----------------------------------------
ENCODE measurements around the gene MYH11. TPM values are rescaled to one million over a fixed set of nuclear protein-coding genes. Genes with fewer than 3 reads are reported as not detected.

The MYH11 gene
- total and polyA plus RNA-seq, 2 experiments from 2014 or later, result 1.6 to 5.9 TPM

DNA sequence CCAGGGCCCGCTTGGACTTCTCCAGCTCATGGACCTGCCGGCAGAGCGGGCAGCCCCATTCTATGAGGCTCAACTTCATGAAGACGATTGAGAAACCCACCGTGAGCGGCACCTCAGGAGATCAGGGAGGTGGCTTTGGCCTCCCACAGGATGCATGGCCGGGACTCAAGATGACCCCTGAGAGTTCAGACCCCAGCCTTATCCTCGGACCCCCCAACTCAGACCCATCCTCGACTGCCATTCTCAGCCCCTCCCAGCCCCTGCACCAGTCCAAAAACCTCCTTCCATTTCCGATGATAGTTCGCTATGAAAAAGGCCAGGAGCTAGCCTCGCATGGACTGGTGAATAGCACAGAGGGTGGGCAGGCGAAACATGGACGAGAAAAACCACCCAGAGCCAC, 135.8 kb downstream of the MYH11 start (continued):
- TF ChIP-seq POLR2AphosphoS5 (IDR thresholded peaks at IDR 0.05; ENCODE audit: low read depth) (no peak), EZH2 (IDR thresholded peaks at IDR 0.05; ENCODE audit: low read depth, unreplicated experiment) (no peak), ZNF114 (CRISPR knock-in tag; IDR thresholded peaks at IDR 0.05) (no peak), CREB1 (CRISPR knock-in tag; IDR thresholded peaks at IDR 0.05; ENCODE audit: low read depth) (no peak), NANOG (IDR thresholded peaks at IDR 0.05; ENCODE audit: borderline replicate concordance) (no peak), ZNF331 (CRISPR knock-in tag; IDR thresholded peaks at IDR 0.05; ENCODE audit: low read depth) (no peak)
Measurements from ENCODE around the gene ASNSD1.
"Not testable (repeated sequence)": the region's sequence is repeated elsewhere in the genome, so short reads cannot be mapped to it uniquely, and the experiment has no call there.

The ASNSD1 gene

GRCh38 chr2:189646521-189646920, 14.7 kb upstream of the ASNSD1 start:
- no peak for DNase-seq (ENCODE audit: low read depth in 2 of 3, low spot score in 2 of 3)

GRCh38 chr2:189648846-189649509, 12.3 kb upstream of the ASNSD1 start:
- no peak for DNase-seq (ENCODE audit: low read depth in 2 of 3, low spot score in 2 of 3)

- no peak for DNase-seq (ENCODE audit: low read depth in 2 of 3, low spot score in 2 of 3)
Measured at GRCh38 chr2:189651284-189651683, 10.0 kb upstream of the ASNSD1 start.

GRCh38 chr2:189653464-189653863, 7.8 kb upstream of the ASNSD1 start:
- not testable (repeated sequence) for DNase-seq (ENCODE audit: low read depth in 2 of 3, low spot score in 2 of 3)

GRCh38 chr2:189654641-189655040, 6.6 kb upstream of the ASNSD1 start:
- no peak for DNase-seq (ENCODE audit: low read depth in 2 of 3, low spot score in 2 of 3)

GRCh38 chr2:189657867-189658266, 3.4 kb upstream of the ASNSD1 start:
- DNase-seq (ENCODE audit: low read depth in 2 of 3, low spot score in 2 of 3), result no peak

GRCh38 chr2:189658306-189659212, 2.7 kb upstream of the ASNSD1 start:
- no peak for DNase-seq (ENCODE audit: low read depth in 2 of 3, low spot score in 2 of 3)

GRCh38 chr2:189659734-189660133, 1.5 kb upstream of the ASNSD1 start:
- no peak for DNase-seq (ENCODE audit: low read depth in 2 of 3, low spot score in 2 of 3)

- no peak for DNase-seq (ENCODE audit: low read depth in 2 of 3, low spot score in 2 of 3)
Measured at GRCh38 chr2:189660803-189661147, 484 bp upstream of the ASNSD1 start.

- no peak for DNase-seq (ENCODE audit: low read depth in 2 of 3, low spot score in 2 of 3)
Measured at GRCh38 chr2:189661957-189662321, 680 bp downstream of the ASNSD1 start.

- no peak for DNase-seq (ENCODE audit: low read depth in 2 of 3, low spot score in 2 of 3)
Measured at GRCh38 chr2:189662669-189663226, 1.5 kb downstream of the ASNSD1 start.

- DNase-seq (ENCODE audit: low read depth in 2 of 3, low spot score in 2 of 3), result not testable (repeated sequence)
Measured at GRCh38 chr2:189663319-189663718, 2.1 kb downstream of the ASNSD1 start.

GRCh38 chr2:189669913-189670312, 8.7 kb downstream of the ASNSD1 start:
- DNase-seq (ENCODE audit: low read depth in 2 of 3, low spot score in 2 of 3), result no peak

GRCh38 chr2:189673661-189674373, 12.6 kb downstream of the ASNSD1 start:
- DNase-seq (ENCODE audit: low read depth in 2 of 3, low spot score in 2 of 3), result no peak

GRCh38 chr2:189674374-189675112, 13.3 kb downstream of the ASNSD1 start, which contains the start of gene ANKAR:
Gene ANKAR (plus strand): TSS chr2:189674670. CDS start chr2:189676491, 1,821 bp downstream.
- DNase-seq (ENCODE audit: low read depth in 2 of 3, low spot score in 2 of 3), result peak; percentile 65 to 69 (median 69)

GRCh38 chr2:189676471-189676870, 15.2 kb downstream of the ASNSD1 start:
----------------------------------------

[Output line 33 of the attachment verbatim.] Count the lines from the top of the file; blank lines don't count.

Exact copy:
GRCh38 chr2:189669913-189670312, 8.7 kb downstream of the ASNSD1 start: